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Why do banks love direct deposit so much?
November 20, 2012 8:33 AM   Subscribe

Why do banks require direct deposit to waive monthly fees?

I keep seeing info about bank accounts where monthly service fees are waived if you do a monthly direct deposit.

I'm self-employed, so I don't have a paycheck I can set up for monthly direct deposit. However, it appears that for many banks, ANY direct deposit will do - so a monthly automatic transfer of $25 from some other account qualifies (even one at the same bank!).

This appears to be true of credit unions, too.

But why is this? It seems like extra work for no obvious reason. Of course I understand that - if you're getting a regular paycheck anyway - it's less work for them to process it via direct deposit instead of in person with a teller. But if you're NOT getting regular direct-depositable checks, why do they push this?

Thanks!
posted by kristi to Work & Money (13 answers total) 1 user marked this as a favorite
 
If you have direct deposit set up, it pretty much guarantees them a regular influx of your money and business.
posted by sarahnicolesays at 8:37 AM on November 20, 2012 [4 favorites]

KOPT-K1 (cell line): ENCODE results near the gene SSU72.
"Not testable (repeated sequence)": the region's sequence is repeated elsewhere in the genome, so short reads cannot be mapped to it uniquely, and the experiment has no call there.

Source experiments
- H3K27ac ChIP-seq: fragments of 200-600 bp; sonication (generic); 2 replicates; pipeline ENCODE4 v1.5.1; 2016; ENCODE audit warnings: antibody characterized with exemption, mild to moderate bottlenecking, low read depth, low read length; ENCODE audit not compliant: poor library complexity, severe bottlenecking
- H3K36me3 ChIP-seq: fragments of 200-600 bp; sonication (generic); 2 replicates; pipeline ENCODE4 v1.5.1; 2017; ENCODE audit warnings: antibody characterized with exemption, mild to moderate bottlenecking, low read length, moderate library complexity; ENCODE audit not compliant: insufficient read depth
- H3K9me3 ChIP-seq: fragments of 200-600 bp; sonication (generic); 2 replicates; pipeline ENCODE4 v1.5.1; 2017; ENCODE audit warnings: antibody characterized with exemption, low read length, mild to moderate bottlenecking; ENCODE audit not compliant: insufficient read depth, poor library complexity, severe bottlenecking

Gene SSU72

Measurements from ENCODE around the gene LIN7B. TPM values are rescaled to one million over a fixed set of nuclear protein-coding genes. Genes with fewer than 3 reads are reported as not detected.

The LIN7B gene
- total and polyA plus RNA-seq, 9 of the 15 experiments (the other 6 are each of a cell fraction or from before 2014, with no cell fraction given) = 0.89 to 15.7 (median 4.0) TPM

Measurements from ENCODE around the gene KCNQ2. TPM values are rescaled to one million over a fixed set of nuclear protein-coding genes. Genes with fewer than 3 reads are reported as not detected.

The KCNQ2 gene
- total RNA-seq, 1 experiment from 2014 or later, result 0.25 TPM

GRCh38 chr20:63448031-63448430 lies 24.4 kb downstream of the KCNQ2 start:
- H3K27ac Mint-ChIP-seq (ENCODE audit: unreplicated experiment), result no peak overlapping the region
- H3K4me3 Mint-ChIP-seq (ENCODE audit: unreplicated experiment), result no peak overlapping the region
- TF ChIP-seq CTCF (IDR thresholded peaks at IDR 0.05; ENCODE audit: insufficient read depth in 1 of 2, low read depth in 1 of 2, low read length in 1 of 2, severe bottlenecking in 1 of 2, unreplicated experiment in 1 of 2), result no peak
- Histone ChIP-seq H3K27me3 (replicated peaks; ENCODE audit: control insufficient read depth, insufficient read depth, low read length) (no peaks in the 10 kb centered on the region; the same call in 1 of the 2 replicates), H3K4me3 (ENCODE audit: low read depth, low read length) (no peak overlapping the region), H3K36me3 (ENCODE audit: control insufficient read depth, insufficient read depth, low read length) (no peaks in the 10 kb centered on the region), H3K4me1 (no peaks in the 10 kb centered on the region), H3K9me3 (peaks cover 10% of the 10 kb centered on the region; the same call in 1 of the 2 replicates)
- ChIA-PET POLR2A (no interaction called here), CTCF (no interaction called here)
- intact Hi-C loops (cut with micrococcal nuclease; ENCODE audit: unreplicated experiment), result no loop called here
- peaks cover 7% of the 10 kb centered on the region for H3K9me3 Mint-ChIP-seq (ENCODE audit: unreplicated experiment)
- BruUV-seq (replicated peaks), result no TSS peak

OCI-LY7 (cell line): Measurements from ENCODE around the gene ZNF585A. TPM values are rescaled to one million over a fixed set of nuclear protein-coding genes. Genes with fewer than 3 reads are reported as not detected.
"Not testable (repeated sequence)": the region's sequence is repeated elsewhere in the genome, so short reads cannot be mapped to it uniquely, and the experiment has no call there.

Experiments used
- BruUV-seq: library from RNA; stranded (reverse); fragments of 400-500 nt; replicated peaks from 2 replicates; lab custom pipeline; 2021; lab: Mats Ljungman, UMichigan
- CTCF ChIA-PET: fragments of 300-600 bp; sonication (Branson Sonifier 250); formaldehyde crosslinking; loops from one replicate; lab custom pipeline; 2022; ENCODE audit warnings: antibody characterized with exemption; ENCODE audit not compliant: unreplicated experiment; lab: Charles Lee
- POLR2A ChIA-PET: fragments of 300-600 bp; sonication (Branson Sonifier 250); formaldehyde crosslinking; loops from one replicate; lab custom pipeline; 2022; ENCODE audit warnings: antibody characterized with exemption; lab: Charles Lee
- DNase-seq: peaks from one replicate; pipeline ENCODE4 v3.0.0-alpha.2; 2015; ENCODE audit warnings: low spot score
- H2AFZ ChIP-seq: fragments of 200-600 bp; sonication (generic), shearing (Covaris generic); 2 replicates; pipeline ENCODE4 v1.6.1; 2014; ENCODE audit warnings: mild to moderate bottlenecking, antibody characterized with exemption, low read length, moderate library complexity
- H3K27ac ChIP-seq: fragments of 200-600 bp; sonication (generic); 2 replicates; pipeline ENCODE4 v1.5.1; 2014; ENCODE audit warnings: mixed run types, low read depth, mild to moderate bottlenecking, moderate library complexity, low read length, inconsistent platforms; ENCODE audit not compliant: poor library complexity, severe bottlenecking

Quid pro quo. You want no fees. They want your money. They give you banking with no fees if you set up a regular infusion of cash. They do not want you to set up an account for free but not put any money into it, as they would get nothing out of it; they're either going to charge you a fee or make money from the regular (automatic) deposits you make.
posted by davejay at 8:39 AM on November 20, 2012


Just a guess: Direct deposit is a more durable and predictable deposit stream for the bank. (Durable in the sense that it takes some effort to cancel a direct deposit, so people are less likely to do so)

on preview: pretty much what saranicolesays says.
posted by qxntpqbbbqxl at 8:39 AM on November 20, 2012 [1 favorite]


It's also a pain to switch direct deposit and similar services (bill pay, etc.), so you're likely to stay their customer even when they do something to tick you off.